World’s oldest sperm is discovered inside a female crustacean that mated and was then trapped in amber 100 million years ago
- The ‘spectacular find’ is inside an ostracod, a tiny mussel-like marine creature
- Experts said that the ostracod belongs to a new species, ‘Myanmarcypris hui’
- It would have lived in the coastal and inland waters of what is today Myanmar
- The discovery is shining light of the evolution of reproduction and giant sperm
The earliest known sample of sperm has been discovered inside a female crustacean that was preserved in amber shortly after mating some 100 million years ago.
Dubbed a ‘spectacular find’, the specimen from Myanmar’s Hukawng Valley is an ostracod — a type of microscopic crustacean that resembles a mussel.
In fact, the specimen belongs to a previously-unknown species, which the researchers have named Myanmarcypris hui.
M. hui would have lived along the coasts and inland waters of prehistoric Myanmar, surrounded by trees that produced huge quantities of the resin that forms amber.
The discovery provides ‘an extremely rare opportunity’ to learn more about the evolution of the reproductive process in animals, the researchers said.
Before now, the oldest-known fossilised animal sperm was thought to have been found in a 50-million-year-old worm cocoon recovered from Antarctica.
The earliest known sample of sperm, pictured, has been discovered inside a female crustacean that was preserved in amber shortly after mating some 100 million years ago
In their study, geobiologist Renate Matzke-Karasz of the Ludwig-Maximilians-Universitaet in Munich and colleagues analysed 39 specimens of ostracods that had been trapped in a tiny piece of amber — using X-ray scans to reconstruct them in 3D.
The researchers identified ripe giant sperm stored in a pair of sperm receptacles inside the female ostracod — kept waiting ready for her eggs to mature, in what could also be the earliest direct evidence of a completed insemination.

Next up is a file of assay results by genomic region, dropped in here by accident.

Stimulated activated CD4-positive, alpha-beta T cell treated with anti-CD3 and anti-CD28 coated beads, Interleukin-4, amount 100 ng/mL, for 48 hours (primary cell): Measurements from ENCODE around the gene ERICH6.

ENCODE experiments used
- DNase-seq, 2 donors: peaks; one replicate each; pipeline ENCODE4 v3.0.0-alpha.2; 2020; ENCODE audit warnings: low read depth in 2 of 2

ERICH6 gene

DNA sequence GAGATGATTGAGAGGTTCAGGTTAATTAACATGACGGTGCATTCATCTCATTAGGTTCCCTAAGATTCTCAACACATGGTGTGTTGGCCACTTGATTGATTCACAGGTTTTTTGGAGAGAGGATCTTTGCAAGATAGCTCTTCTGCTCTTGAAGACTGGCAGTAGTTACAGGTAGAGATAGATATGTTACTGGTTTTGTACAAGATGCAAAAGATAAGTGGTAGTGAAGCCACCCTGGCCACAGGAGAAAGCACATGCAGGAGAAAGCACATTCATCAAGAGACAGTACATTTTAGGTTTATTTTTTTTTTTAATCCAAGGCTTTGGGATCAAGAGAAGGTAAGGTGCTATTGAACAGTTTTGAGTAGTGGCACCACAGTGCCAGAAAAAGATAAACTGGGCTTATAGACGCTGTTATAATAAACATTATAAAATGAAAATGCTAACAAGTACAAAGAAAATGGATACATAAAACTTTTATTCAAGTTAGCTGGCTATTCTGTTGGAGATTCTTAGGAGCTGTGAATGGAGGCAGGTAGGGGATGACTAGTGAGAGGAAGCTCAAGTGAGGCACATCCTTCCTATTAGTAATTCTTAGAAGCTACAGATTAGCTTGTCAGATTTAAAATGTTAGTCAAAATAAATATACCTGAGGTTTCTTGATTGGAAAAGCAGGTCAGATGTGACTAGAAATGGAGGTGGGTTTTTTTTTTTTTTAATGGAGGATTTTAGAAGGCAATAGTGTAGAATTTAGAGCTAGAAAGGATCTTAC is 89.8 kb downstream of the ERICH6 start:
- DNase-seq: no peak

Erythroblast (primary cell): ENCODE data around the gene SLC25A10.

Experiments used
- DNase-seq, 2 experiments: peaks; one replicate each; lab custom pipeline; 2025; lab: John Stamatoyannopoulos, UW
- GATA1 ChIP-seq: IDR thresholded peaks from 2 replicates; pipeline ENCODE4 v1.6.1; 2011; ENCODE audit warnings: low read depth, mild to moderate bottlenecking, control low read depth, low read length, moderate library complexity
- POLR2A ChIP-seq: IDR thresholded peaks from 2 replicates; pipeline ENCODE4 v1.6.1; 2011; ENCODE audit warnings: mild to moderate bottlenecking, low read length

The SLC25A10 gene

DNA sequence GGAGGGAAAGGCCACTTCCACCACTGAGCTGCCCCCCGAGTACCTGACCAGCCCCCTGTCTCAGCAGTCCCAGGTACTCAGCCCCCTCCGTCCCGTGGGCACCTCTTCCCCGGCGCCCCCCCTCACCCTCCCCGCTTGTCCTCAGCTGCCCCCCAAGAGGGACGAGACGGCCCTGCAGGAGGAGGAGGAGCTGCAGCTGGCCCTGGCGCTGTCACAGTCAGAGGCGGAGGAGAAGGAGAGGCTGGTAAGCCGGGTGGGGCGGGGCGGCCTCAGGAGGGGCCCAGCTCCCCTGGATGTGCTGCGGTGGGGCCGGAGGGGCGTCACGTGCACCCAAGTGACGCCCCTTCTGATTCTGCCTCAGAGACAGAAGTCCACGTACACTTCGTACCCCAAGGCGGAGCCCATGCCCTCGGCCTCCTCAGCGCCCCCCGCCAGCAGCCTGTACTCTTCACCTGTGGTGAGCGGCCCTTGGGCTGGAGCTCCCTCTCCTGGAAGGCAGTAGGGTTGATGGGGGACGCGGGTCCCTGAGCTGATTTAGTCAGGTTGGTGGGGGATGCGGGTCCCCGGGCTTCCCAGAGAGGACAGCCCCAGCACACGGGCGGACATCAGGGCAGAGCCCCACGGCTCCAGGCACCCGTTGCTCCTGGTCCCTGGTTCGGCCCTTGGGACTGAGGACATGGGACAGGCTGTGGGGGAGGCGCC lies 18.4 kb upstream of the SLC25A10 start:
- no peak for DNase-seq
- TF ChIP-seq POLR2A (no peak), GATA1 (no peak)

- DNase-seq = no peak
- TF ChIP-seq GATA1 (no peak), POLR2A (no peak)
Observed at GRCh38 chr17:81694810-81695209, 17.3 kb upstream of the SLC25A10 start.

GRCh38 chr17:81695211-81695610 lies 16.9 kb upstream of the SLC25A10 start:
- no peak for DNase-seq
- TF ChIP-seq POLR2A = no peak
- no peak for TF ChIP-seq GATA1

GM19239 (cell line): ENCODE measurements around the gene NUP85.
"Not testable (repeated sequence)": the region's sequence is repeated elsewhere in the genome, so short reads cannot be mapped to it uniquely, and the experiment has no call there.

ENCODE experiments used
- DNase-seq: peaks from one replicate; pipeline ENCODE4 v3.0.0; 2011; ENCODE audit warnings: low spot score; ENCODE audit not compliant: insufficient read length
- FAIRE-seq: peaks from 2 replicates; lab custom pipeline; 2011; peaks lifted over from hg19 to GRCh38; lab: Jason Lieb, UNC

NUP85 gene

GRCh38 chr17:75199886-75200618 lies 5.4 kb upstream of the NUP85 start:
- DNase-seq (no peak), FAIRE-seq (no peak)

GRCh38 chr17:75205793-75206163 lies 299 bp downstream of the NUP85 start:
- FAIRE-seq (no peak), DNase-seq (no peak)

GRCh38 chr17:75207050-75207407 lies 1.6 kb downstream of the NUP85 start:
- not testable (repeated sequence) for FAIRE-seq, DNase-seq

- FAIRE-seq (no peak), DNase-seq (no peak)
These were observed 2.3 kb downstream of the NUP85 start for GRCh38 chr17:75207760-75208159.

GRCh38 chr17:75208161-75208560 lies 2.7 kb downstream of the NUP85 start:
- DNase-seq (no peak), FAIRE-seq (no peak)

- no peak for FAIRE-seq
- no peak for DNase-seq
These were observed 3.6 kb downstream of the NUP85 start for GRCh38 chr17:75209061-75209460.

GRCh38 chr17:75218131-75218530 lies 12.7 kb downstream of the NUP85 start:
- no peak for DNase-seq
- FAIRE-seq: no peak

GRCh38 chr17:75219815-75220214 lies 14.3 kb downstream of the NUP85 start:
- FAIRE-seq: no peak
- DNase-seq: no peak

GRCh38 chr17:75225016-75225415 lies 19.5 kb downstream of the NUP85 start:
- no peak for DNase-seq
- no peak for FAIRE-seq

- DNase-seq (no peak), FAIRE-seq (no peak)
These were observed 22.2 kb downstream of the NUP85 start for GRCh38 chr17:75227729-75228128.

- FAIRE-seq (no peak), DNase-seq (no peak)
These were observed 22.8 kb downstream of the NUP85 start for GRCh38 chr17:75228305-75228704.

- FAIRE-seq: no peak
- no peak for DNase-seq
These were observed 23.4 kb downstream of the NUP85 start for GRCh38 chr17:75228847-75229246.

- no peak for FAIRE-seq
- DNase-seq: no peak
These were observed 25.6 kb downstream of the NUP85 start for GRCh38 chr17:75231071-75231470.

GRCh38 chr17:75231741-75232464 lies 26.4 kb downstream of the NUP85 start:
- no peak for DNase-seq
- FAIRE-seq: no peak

While the majority of the male members of animal species — humans included — produce large quantities of very small sperm as to increase the chance of fertilisation, there are exceptions.
Some creatures — such as fruit flies and modern-day ostracods — produce a small number of oversized sperm, each of which sport tails several times longer than the actual animal itself.
In these cases, chances of fertilising an ovum can increase with the size of the sperm cell, the researchers explained.
Knowing more about how giant sperm cells evolved could shed light on what the researchers describe as an ‘ancient and advanced instance of evolutionary specialisation’.
In their study, geobiologist Renate Matzke-Karasz of the Ludwig-Maximilians-Universitaet in Munich and colleagues analysed 39 specimens of ostracods that had been trapped in a tiny piece of amber — using X-ray scans to reconstruct them in 3D, as pictured
Myanmarcypris hui — two of which are pictured here mating in this artist’s impression — would have lived along the coasts and inland waters of prehistoric Myanmar, surrounded by trees that produced huge quantities of the resin that forms amber
‘The most significant part of our story is that we can now show that using giant sperm for reproduction is something that can last long in Earth history,’ Dr Matzke-Karasz told the PA news agency.
‘Previously, we were not sure if animals that ‘switched’ to using these giant sperm at a certain point in their evolutionary history [were] doomed to become extinct very quickly,’ she explained.
‘After all, these are enormous costs for the animals — large sperm must be produced, the reproductive organs are much bigger than in other species, they take up a lot of space in the animal and mating lasts long.’
‘This is a lot of biological energy that must be allocated to reproduction — so you might think that this doesn’t make sense from an evolutionary standpoint.’
‘But in ostracods, it seemed to work for more than 100 million years,’ she added.
‘From an evolutionary point of view, sexual reproduction with the aid of giant sperm must, therefore, be a thoroughly profitable strategy.’
The full findings of the study were published in the journal Proceedings of the Royal Society B.
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